A Great Day For a Grass Fire | HumorOutcasts

A Great Day For a Grass Fire

March 20, 2018

Sunday was a great day for a grass fire.

No, not that kind of grass, although wildland fires can make your day go to pot.

It’s that time of year. People get cabin fever, and at the drop of a match they’re using any excuse to get outside, and fire is cool. (It’s not really cool, it’s hot. Just wanted to clarify.) Fence rows, weedy hills, brush piles, trash, unruly lawns, meth labs, unwanted relatives, whatever. And they inevitably say, if only to themselves, one of three things:

1. “What could possibly go wrong?”

(A phrase that has become such a cliche that anyone who thinks it should automatically be horsewhipped. Do they still make horsewhips? Maybe in Amish country.) 

2. “I’ll be right back–this will only take a minute.”

(See above comment.)

3. “I’ve got it under control.”

We once pulled up to a field fire that was burning around three sides of a house. When we knocked on the door to alert the occupants, this guy opened up and told us it was a controlled burn, and the fire department wasn’t needed. He was wearing a towel.

Yes, he’d been in the bathtub.

 This is not the definition of a controlled burn.

In northern Indiana, things don’t get nearly as bad as out west–just bad enough. Wildland fire season (it’s usually ground fires: fields or woods) lasts for a couple of months, from the time the snow melts until all the foliage greens up enough so it won’t burn. We sometimes have another fire season in the fall, and if a drought strikes all bets are off. But the problem in the spring is that the ground is often still saturated from snow melt, so much so that even four wheel drive fire trucks can’t go off road, which is fine if there’s nothing off road that can be damaged or is, say, in the path of the fire. At the same time, people think “Hey–if the ground’s so wet, the fire won’t spread. I’ve got it under control!”

Meanwhile, one inch above that wet ground, anything that’s been dead since last fall dries out after about an hour of sun and breeze. I’ve seen six foot flames burning over standing water in swamps. That’s me on the other side, waiting on the shore for it to get to me … I’ve seen all those SyFy movies with mutated alligators.


I’ll be over here.

So I looked at the weather forecast last week and realized the next day would be perfect for what we call grass fires. (At least until they get to other stuff; then we call them house fires, barn fires, car fires, unwanted relative fires, whatever.) It would be a Sunday, sunny, with a temperature in the low fifties. There would be just enough of a breeze to spread fire, but not enough to make people worry about it. We’re a small town volunteer fire department, and we still once made 17 calls in one day under those conditions.


Grass fires spreading to cars are pretty common. Boats, not so much … but as you can see, it happens.

So, instead of the pajama pants I usually wear around the house (days off equal writing time on the couch), I put on jeans–and socks, and since it was only in the low fifties, a sweatshirt. I put my shoes right in front of the couch. The keys were on the ledge by the front door, the car backed in to allow for a quick entrance, my pager on my belt. As busy as my life’s been lately, it’s probably the most prepared I’ve been for a call in ten years.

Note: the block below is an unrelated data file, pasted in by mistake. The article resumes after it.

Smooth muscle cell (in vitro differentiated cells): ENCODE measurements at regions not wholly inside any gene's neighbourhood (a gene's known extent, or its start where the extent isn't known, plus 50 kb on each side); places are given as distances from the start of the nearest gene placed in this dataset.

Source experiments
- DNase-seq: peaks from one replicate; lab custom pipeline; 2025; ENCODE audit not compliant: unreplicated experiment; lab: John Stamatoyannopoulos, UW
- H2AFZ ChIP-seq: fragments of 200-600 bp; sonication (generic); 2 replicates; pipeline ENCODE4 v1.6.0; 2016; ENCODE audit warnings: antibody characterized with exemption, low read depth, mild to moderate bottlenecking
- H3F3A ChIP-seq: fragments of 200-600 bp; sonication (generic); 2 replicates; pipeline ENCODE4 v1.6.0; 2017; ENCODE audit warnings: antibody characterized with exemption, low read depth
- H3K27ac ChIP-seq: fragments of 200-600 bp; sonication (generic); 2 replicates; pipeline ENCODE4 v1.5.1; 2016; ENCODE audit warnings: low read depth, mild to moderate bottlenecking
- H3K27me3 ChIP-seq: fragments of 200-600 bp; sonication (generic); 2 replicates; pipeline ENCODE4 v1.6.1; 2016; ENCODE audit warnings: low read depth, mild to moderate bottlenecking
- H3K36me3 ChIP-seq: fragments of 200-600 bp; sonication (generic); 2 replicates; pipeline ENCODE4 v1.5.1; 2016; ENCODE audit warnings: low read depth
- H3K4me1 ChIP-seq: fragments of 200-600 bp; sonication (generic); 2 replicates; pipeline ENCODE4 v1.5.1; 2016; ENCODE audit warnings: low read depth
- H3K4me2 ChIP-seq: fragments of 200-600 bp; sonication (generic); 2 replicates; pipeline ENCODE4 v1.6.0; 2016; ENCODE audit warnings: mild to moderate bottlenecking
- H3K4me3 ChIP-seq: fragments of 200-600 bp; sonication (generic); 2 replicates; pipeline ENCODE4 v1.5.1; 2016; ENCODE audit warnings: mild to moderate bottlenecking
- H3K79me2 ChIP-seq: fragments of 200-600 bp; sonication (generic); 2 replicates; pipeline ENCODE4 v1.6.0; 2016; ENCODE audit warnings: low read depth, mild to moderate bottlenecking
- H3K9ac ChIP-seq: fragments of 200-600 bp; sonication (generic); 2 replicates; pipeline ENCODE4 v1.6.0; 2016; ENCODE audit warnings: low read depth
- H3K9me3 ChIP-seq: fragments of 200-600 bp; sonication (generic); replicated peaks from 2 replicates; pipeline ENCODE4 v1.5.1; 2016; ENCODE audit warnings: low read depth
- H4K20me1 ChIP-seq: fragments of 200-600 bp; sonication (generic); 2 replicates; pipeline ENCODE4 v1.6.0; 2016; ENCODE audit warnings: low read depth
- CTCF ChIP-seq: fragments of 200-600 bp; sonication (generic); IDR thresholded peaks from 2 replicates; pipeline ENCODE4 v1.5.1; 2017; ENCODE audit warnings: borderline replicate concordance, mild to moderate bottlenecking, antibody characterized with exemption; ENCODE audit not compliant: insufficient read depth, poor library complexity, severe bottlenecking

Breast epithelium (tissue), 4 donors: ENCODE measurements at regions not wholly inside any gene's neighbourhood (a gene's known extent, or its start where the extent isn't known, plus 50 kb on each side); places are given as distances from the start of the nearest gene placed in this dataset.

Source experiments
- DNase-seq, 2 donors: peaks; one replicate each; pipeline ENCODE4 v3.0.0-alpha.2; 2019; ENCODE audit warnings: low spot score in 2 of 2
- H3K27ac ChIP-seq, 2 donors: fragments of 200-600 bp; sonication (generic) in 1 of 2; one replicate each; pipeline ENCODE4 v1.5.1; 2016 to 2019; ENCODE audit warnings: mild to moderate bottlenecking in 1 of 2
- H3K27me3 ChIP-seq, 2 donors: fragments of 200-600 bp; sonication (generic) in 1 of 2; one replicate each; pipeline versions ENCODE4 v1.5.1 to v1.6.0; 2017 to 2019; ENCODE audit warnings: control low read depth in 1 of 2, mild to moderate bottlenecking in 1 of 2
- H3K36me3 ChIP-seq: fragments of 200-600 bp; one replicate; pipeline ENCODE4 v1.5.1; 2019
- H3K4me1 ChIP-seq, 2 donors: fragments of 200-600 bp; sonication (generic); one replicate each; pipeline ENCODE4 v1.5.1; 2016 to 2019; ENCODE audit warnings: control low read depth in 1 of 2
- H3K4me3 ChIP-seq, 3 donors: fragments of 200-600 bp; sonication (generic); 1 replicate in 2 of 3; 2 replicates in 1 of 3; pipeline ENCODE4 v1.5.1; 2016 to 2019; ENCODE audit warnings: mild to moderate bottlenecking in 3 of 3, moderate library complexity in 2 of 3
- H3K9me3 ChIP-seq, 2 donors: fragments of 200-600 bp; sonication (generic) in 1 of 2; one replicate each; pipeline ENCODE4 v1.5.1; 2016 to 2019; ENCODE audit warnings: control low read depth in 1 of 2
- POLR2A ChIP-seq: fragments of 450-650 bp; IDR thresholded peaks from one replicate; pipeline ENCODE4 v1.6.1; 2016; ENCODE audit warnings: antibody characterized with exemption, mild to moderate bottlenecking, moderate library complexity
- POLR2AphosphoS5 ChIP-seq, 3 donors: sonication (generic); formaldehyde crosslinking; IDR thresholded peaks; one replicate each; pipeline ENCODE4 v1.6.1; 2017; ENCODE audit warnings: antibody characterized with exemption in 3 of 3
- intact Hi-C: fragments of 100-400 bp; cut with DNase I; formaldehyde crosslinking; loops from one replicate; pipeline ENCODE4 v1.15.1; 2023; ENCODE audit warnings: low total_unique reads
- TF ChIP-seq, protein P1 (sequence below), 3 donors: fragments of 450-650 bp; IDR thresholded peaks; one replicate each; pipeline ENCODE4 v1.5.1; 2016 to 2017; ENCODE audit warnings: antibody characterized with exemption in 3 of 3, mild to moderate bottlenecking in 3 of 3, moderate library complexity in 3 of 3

Then I listened, as surrounding departments started getting called out. Kendallville FD, grass fire; Cromwell FD, grass fire; Noble Township FD, grass fire; Avilla FD, grass fire; Ligonier FD, car-pedestrian accident.

Ah, the unexpected.

Also unexpected: The Albion Fire Department, with is 96 square mile, mostly rural response area, didn’t get called out at all that day.

I’m thinking of renting myself out as a fire prevention tool. You pay me ahead of time, and I’ll show up at your firehouse fully dressed, with my fire gear beside me, ready to accompany you to a fire at an instant’s notice. Then, there will be no fire. I’ll get money, your community will remain safe, and if nothing else I’ll get some quality reading time. (I’m reading American Gods at the moment.)

What could possibly go wrong?

Just a grass fire? When crops like wheat catch on fire it does honest to goodness financial harm.



The aftermath. It was totally under control, then came the running and the panic and the 911 calls.

Mark R Hunter

Mark R Hunter is the author of three romantic comedies: Radio Red, Storm Chaser, and its sequel, The Notorious Ian Grant, as well as a related story collection, Storm Chaser Shorts. He also wrote a young adult adventure, The No-Campfire Girls, and a humor collection, Slightly Off the Mark. In addition, he collaborated with his wife, Emily, on the history books Images of America: Albion and Noble County, Smoky Days and Sleepless Nights: A Century or So With The Albion Fire Department, and Hoosier Hysterical. Mark’s work also appeared in the anthologies My Funny Valentine and Strange Portals: Ink Slingers’ Fantasy/Horror Anthology. For two decades Mark R Hunter has been an emergency dispatcher for the Noble County Sheriff Department. He’s served over 32 years as a volunteer for the Albion Fire Department, holding such positions as safety officer, training officer, secretary, and public information officer. He also has done public relations writing for the Noble County Relay For Life, among other organizations, and served two terms on the Albion Town Council. When asked if he has any free time, he laughs hysterically. Mark lives in Albion, Indiana, with his wife and editor Emily, a cowardly ball python named Lucius, and a loving, scary dog named Beowulf. He has two daughters and twin grandsons, and so naturally is considering writing a children’s book.

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